In our introduction to the doubling cube, we described, in terms of win percentages, why a player that’s trailing would be willing to accept a double. In a real backgammon game, both plays must consider gammons, which make the story more complicated (albeit way more interesting). For example, compared to a game with 70% win chances and no gammon chances, you would expect to win way more points in a game with 70% chances and another 70% gammon chances (that is, that every win is expected to be a gammon win). The first scenario is a typical D/T decision; the second is TG.

Instead of having to keep in mind all of the specifics of the various different situations, we use **equity** to describe the value of a position, which distills all of the relevant information about a position (*i.e.,* your and your opponent’s win, loss, gammon and backgammon chances, and the cube position) into a single quantity. It corresponds to the value of your current position, where positive equity means you’re winning, negative means you’re losing, an equity of 1 means you’ve won the game, and an equity of 2 means you’ve won a gammon. The equation to calculate the **cubeless equity**, where we pretend there is no cube and the only way to win a game is to play it out until the end (i.e., neither player can ever cash out), is simply:

Equity = (Win % – Loss %) + 2 × (Gammon win %- Gammon loss %) + 3 × (Backgammon win % – Backgammon loss %)

In the language of cubeless equity, the “25% take point,” where the trailer breaks even when either taking or passing the cube, corresponds to an equity of -0.5: if your opponent chooses to double you when the game is valued is at -0.5, you have the choice between passing (equity = -1) or continuing the game at double the stakes (equity = -0.5 x 2 = -1).

If we want the equity to include the cube *position* (that is, centered vs. belonging to a player), and therefore also including the possibility of a player being doubled out, we need to use slightly more complicated equations for equity, called the Janowski formulas. These formulas consider, among other things, the fact that only the cube owner is capable of doubling out their opponent, and so does *not* need to play the game out to 100%.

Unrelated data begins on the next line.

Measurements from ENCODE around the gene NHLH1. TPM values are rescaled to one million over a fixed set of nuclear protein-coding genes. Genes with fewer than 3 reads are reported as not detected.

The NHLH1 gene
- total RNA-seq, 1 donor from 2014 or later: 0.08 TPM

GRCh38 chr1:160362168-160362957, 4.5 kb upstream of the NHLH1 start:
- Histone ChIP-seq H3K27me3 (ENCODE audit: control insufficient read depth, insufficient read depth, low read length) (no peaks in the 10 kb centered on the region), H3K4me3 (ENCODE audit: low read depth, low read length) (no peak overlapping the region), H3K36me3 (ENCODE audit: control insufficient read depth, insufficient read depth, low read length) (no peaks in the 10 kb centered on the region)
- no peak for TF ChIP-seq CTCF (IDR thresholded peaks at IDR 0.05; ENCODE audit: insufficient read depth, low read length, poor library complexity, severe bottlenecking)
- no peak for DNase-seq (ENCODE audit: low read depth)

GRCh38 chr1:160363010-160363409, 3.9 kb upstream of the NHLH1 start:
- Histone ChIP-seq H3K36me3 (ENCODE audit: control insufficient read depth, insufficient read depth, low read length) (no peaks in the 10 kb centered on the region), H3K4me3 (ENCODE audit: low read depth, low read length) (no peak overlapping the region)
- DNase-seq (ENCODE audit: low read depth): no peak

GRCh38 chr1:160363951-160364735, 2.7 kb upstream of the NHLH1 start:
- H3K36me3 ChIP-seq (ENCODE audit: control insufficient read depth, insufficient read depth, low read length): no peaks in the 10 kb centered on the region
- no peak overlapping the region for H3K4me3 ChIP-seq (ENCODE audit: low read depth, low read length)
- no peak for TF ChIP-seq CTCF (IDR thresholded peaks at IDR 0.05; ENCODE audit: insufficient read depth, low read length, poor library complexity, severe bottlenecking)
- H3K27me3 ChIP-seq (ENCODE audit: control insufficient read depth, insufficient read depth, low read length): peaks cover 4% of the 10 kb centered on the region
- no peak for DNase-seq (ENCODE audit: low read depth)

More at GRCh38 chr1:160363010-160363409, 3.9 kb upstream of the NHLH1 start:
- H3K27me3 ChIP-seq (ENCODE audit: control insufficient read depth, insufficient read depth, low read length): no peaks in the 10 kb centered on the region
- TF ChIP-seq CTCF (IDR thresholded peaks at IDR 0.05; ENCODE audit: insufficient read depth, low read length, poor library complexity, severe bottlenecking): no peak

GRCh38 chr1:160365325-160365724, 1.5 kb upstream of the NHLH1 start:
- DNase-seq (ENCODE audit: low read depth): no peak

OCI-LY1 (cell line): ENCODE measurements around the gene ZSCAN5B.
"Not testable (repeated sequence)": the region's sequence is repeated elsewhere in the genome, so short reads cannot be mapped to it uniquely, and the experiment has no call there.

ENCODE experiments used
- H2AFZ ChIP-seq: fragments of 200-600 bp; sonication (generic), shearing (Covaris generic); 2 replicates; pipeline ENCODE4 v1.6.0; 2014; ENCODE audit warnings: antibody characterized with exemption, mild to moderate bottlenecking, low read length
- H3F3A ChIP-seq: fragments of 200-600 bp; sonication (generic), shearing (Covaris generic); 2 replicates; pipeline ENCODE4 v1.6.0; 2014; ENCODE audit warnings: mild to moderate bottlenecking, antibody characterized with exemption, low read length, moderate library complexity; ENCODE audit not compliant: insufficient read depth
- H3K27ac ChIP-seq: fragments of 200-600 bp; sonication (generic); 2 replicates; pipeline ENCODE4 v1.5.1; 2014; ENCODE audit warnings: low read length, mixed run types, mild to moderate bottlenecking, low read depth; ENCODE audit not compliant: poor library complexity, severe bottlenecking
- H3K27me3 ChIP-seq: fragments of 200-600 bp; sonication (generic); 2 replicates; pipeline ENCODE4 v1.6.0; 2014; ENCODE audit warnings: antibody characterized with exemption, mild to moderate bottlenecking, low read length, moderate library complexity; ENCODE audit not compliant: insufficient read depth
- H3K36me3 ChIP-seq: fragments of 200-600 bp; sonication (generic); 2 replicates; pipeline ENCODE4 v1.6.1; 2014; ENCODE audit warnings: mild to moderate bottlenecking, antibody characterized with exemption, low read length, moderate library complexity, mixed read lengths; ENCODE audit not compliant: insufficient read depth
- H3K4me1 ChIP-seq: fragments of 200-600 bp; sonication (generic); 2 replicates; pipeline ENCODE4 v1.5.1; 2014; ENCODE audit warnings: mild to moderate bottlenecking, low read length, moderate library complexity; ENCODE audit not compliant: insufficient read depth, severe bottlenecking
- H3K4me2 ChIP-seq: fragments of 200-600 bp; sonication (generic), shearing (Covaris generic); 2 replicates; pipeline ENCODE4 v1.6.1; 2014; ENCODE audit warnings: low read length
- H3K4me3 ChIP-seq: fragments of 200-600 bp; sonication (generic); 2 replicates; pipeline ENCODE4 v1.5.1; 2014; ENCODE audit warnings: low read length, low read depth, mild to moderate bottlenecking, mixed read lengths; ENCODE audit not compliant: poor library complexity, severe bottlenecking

Let’s consider a more concrete position to discuss these principles in more detail:

Cubeless equity: 0.430

Decision | Equity |

No double | 0.391 |

Double / Take | 0.654 |

Double / Pass | 1.000 |

In the position above, you have been in a stand-off with Gary, with both of you waiting for doubles to advance your anchors past each other and begin bearing off your checkers. In fact, Gary is a bit ahead in the race, but he has started crunching his board and was finally forced to break his anchor by rolling a 61 and playing a forced 18/12 (7/14 from our perspective). You now consider doubling, because a hit will nearly guarantee a win, and give you some small gammon chances. The analysis says this position is a D/T. How can we determine both sides of this cube decision from the equities listed in the table?

First, we note that our cubeless equity is 0.430, which means Gary’s equity is -0.430. If doubled, his equity will go to -0.860, which is still more than passing (-1.000). Therefore, if offered the cube, he should take. He isn’t thrilled to be taking, but doing so will maximize his equity. But should you double?

For our side of the decision, we must look at the cubeful equities to gain a clearer picture for the different outcomes. The equity for either doubling outcome — Gary taking (0.654) or passing (1.000) — is larger than the equity if we don’t double (0.391). Therefore, we should double. Gary’s decision can also be described in the language of cubeful equities — he would rather we win fewer points, so he should take (0.654) instead of pass (1.000).

##### Further reading

- A highly recommended classic article by Peter Bell that discusses the doubling window and equity.
- The original article by Rick Janowski deriving how to calculate cubeful equities.
- An article by Lasse Madsen with more detail explaining these formulas and how the bots use them to calculate cubeful equities.

Next lesson: Market losers

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